Charities at great risk from cyber criminals
Cybercrime poses the most serious threats to Australian and US charities, CEO and Founder of Your Digital File, Jamie Wilson has announced from his New York office this week.
Many charities, particularly smaller ones, do not realise the value of the personal, financial, commercial and other data they hold to cyber criminals. More importantly, they don’t have the resources to make sure that their data has been risk assessed and is stored and shared safely.
Charities typically do not perceive themselves as targets, but the value of the data they hold makes them vulnerable to attack. Unsecured websites, increased fundraising online, poor risk management and a lack of resources make them an easy target for cyber criminals.
The EU and UK data protection laws, continuing high levels of cyber criminality and growing use of online business practices by charities mean investment in cyber security is increasingly imperative for the sector within the UK. But similar laws are not in Australia, nor the US, and have therefore exposed many to great risk.
Whilst larger charities, especially those operating like major corporations are in a better position to allocate specific cyber security responsibilities and take a proactive approach to cyber security, small charities do not have the same resources and are greatly exposed.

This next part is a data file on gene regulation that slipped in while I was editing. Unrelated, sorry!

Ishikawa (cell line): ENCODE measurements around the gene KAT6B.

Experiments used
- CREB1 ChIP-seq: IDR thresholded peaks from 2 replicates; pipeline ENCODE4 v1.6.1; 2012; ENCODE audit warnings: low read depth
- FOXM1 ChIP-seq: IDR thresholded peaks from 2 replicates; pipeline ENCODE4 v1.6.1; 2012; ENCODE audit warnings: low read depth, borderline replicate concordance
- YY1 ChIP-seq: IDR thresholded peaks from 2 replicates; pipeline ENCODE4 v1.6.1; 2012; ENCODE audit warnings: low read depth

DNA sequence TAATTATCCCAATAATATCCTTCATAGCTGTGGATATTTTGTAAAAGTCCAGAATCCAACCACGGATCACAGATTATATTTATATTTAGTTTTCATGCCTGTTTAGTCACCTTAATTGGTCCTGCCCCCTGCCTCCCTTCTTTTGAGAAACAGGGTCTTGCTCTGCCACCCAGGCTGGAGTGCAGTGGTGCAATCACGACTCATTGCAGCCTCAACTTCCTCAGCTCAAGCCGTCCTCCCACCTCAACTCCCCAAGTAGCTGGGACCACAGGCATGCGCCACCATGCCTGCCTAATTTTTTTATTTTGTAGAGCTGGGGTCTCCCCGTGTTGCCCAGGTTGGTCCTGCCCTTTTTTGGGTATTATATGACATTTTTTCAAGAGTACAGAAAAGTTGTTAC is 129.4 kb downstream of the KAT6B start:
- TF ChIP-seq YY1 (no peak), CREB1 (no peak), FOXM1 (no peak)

Charities falling victim to a range of attacks can have potentially devastating consequences.
Cyber security does not have to be expensive, small steps include seeking advice on backing up data, using strong passwords, protecting against malware, keeping devices safe and avoiding phishing attacks.
Investment in cyber security in the first instance may prove cheaper than repairing the damage after a cyber attack, especially reputational damage.
Cryptoloc® is a world-class technology that will help charities protect their work, beneficiaries, funds and reputations from harm and we encourage charities of all sizes to make use of it, said CEO Jamie Wilson.
Awareness and knowledge about cyber security continue to differ among charities, but it is important that all charities protect the data they hold from cyber crime. Boards and management have an equal responsibility to ensure that management and those working in charities understand what the threats are, and what steps they need to take to minimise the risk of a cyber attack.